Daniel E. Hastings, 50, of Baudette was charged with six northern pike over the limit. He faces fines and restitution of $370. The current daily possession limit for northern pike on the Rainy River is three (only one more than 36 inches). All northern pike from 24 to 36 inches must be immediately released. Hastings was also charged with angling without a license, a $135 fine.
A consent to check a refrigerator/freezer found three bags of northern pike and two bags of walleye. Six more bags of walleye and three bags of sunfish were discovered in a freezer chest.
Hastings admitted to not having a license, but said most of the fish were Fleck and Hatch's, who were currently fishing. Hastings said he had just spoken to the two men who said they had caught a couple of bags of fish that morning and had another six walleye in the boat.
"I seized all of those fish and went to speak to Fleck and Hatch," Gorecki said. "Mr. Hastings also gave up his marijuana after I informed him I could smell it."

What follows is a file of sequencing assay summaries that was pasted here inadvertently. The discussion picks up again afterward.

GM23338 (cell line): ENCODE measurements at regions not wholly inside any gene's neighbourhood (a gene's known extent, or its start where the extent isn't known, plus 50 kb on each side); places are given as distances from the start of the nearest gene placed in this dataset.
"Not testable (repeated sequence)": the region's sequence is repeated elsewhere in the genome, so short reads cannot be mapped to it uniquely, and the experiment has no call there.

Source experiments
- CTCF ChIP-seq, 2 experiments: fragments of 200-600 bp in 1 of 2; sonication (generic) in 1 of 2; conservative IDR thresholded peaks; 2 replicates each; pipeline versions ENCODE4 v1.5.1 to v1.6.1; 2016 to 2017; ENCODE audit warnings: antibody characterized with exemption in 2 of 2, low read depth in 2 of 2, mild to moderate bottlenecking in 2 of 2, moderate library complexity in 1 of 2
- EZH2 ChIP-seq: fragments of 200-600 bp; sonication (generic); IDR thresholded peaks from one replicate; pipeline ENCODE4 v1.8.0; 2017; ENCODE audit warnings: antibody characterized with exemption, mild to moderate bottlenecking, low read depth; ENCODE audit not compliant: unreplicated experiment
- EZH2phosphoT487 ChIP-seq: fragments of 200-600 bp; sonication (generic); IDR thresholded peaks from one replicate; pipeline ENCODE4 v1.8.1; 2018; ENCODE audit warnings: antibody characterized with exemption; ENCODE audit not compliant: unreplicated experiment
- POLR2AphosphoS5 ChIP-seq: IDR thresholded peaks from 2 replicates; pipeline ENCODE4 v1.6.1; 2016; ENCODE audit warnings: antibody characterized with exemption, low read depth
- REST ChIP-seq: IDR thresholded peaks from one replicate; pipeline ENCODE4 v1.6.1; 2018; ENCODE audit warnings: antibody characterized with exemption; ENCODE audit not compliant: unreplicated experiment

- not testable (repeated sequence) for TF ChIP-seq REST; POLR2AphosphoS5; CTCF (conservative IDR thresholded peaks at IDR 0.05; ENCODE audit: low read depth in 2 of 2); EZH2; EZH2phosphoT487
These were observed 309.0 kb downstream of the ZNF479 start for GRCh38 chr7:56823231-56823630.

Fleck and Hatch eventually told the officer they didn't have any walleye and were only fishing "catch and release." However, they later admitted to dumping seven dead walleye that they had caught when they heard Gorecki was coming to talk to them.
"They stated that they 'didn't want to get in anymore trouble,'" Gorecki said.
Fleck admitted the sunfish were his and he planned on giving them away to a friend. He said he caught them in the Morrison County area. Fleck and Hatch both admitted that the bags of walleye were theirs, including the fish that they had caught that morning.
Gorecki said eyewitness reports are among the strongest tools a CO has in combating code violations.
"A CO has only one set of eyes," Gorecki said. "I cover 650 square miles. If the public out here is concerned about natural resources, every person is another set of eyes that can help catch those violating the law."